Help Still Needed

Help Still Needed

Our Neighbor's Child Collects Toys, Clothes for Area Needy

Santa and the elves have nothin' on Our Neighbor's Child (ONC). This plucky, all-volunteer group has been inundated with requests for Christmas gifts and clothes for the area's needy, and it's working as hard as it can to meet the demands.

But it's not easy. And it's pretty much a 'round-the-clock job for the moms scrambling to pull everything together. Just since last week, 27 more Centreville, Chantilly and Clifton families have been added to ONC's list, bringing the current total needing help to 269.

Now in its 11th year, the nonprofit ONC gets referrals from the Fairfax County Department of Social Services and then collects, buys, packages and distributes new clothes and toys to those in need. And just when the volunteers think they're finally catching up, more requests come in.

"A local school called [Tuesday night] and has 15 families in need of clothes and toys," said toy coordinator Kathy Sposa of Sully Station II. "And we still need gifts for teen-agers. These children were young when we started, years ago, but they've grown and are now 13, 15, 16, 17, etc."

So far, Girl Scouts, residents, businesses and churches have come through for ONC via monetary contributions or their own collection drives. For example, ONC clothing coordinator Tracy McInturff picked up clothing Monday afternoon at Chesterbrook Academy in Chantilly.

"That's 28 families that their school took care of," she said. "It was a tremendous effort — the whole school is working diligently to help us."

On Saturday, Centreville High seniors plus members of Girl Scout Troop 1739 manned a collection booth in front of the Fair Lakes Wal-Mart. They gave customers information about items needed, and shoppers placed them into ONC boxes as they exited the store.

"People have been so generous," said Troop leader Marilee Moot, pointing at some of the donations. "We've gotten Barbies, a bicycle, Tonka trucks — some nice, nice things."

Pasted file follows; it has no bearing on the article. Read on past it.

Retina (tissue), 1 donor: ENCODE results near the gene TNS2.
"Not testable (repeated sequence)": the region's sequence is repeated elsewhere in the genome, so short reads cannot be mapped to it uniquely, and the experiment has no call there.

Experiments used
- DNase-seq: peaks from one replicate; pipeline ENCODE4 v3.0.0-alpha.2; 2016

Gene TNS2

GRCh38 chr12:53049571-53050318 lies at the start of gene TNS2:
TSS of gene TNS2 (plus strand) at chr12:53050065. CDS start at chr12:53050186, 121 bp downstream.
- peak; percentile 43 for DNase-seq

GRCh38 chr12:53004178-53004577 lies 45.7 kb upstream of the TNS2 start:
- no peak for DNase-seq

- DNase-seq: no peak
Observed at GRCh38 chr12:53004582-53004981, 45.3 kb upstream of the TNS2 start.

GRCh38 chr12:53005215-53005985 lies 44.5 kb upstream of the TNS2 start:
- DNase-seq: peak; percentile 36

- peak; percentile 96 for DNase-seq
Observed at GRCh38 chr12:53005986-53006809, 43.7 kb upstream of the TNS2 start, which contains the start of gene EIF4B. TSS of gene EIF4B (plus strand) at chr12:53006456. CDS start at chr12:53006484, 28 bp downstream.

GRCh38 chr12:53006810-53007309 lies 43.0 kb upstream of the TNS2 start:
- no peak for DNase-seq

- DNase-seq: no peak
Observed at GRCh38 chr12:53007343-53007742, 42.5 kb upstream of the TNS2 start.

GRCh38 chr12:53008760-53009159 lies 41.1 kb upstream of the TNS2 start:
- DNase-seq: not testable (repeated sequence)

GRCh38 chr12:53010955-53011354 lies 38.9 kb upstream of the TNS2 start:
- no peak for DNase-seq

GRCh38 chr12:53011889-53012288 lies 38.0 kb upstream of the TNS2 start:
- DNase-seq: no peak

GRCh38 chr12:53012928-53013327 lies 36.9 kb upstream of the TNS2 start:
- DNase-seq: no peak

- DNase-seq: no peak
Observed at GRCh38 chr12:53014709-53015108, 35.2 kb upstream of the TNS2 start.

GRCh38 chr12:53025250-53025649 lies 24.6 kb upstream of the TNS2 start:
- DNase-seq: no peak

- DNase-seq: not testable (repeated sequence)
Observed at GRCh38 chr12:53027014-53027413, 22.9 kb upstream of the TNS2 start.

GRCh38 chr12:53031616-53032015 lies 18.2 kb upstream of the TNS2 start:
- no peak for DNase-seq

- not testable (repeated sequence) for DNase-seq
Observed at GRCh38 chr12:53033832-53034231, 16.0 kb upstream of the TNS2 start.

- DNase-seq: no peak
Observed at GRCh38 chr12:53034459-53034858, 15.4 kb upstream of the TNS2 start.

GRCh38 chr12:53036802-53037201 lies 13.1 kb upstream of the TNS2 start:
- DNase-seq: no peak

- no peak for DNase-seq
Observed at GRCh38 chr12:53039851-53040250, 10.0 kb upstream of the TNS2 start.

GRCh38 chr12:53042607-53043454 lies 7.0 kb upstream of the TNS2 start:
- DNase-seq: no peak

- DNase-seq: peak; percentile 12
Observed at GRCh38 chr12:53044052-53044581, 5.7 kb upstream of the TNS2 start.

Some employers also helped out. "Thanks to last minute, emergency donations from area businesses, on Monday night [Centreville High field hockey coach] Starr Karl and I bought $2,500 worth of toys," said Sposa. "Another group of shoppers bought toys Tuesday."

But gifts for teens are still lacking. Residents may help by donating things such as: Purses, backpacks, watches, toiletry bags, alarm clocks, CDs and gift certificates for CDs, men's cologne, movie tickets, perfume, CD players, Game Boys and game cartridges, gift certificates to clothing or record stores and lots of batteries, especially AA and 9-volt.

"This way, on Christmas Day, they'll get things they can't afford to buy for themselves," explained Sposa. "Or, with a gift certificate, they can have the joy of picking things out."

Warm, winter clothing is also needed. Call McInturff at 703-222-6669 or e-mail her at for specific items and sizes needed. She'll accept clothing until Christmas Eve. To donate toys, e-mail Kathy Sposa at, or bring toys and clothes to Bull Run Elementary, Sunday, Dec. 15, from 1-4 p.m.

Volunteers are still needed to help pick up, sort and package donated items, plus drivers to deliver the presents to the recipient families. E-mail for information about the next packaging date. People are also needed to shop for items not found among those donated. E-mail Karen Moore at

Tax-deductible, monetary contributions may also be made to Our Neighbor's Child at P.O. Box 276, Centreville, VA 20120. Since ONC is all-volunteer, 100 percent of all donations is used for toys or clothing for needy families. For more information, visit the Web site and click on "current needs" or "volunteer opportunities."

Tuesday, 80-100 people sorted and packaged the items for the first 240 families. "They really rose to the occasion," said ONC Executive Director Kelly Lavin. "Kelly Cronin [Karl's sister] and her team of volunteers began at 7:30 a.m. and were still there when I left at 9 p.m."

Lavin, too, appreciates the local businesses who donated money, this week. And she hopes the community will "keep us in mind for donations because we'll get them to the ones who need it most."